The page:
gantrep (627089) | more than 9 years ago | (#10813952)

Build a carbon arc lamp, fool!

Talk about heat dispersal though....

Saving up vs run out and get one (1)

KalvinB (205500) | more than 9 years ago | (#10813969)

It's much easier to blow $20 every once in awhile than have to blow $300. That's nearly a car payment + insurance. You don't need to plan ahead for a $20 expense but you do have to plan ahead for a $300 expense.


Re:Saving up vs run out and get one (1)

magefile (776388) | more than 9 years ago | (#10814663)

You don't need to plan ahead for a $20 expense but you do have to plan ahead for a $300 expense.

Speak for your self. As long as I'm in college, that $300 might be easier. Christmas is coming, y'know.

Re:Bulb Cost Still an Issue (1)

lawpoop (604919) | more than 9 years ago | (#10814050)

If you can afford to put up the money for the X1 projector, then no, you aren't missing anything. However, if you only have $300 to blow, then I would go with the overhead projector get-up.

Re:Bulb Cost Still an Issue (0)

Anonymous Coward | more than 9 years ago | (#10814102)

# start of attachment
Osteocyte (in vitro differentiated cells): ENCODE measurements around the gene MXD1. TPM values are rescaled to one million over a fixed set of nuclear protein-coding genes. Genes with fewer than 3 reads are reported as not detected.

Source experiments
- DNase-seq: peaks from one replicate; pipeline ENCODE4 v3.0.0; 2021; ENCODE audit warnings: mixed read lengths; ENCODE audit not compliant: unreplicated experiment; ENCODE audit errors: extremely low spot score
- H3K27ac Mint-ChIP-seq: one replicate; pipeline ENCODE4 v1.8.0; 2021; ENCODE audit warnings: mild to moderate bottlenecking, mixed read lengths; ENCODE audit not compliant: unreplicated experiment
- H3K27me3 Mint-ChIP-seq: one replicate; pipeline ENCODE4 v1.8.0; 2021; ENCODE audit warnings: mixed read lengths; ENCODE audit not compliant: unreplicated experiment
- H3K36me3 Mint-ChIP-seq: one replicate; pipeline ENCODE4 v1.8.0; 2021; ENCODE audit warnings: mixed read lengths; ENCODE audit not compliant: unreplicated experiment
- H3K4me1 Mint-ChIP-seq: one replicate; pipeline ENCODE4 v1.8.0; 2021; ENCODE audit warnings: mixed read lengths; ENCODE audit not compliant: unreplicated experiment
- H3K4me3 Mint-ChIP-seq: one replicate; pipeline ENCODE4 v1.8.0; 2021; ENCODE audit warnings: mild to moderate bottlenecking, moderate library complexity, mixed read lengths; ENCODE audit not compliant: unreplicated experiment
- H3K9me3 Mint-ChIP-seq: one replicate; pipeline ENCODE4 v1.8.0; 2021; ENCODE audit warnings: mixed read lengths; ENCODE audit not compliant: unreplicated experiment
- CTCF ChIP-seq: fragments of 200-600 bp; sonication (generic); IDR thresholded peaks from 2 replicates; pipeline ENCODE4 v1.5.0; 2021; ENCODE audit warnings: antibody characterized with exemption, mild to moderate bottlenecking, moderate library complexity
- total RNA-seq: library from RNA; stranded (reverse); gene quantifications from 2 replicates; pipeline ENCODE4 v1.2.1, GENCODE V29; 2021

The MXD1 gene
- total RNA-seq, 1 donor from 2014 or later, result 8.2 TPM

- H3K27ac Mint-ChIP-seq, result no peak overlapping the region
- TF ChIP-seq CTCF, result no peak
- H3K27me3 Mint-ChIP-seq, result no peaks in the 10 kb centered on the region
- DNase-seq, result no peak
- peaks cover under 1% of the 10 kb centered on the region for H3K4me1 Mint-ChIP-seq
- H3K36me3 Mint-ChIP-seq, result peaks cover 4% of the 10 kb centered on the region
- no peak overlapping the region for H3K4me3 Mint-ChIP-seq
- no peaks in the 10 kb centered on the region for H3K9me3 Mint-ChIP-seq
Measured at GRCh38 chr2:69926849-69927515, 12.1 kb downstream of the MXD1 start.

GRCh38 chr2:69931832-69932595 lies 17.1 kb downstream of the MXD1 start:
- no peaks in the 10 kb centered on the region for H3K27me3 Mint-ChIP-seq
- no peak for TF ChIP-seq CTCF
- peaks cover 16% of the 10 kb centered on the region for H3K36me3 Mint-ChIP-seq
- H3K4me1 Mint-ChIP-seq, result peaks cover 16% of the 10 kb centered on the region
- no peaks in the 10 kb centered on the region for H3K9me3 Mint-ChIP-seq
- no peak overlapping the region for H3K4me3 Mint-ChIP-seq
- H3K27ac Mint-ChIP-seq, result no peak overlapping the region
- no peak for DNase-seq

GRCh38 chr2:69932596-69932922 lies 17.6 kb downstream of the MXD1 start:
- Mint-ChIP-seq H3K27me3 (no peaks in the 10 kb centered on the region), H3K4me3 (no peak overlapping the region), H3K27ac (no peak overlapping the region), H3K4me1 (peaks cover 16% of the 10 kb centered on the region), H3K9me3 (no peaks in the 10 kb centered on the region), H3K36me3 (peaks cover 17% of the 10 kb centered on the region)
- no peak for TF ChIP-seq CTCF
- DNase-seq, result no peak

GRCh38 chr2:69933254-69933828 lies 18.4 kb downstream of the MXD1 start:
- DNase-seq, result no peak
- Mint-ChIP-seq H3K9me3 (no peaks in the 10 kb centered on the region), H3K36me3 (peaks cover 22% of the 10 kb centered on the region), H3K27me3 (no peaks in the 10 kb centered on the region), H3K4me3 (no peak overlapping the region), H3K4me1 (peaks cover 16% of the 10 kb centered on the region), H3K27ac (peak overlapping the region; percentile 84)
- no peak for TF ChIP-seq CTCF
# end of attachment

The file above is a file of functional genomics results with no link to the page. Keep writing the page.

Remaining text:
Yaa you're missing something...the G (as in geek) factor. You can't wow your nerd friends and turn away women in disgust with a store bought projector.

Junkyard (4, Funny)

Anonymous Coward | more than 9 years ago | (#10813822)

most of our living rooms look like electronic junkyards anyway, don't they?

No, our girlfriends keep that from hap--

Oh wait...

I love this stuff (5, Interesting)

Anonymous Coward | more than 9 years ago | (#10813841)

I built one of these myself a few years ago an it's been running great ever since. I went for a bit sturdier construction so the thing would be portable and I've never had a single problem with it.

more pictures []

The whole thing set me back $500 but I'll bet that's mainly due to higher prices back then.

Re:I love this stuff (1)

ScrewMaster (602015) | more than 9 years ago | (#10813949)

Cool. It looks like you're just using a piece of regular fabric for a screen, though. Have you ever tried using it with regular screen material? It's much more reflective and would probably improve your image quality substantially.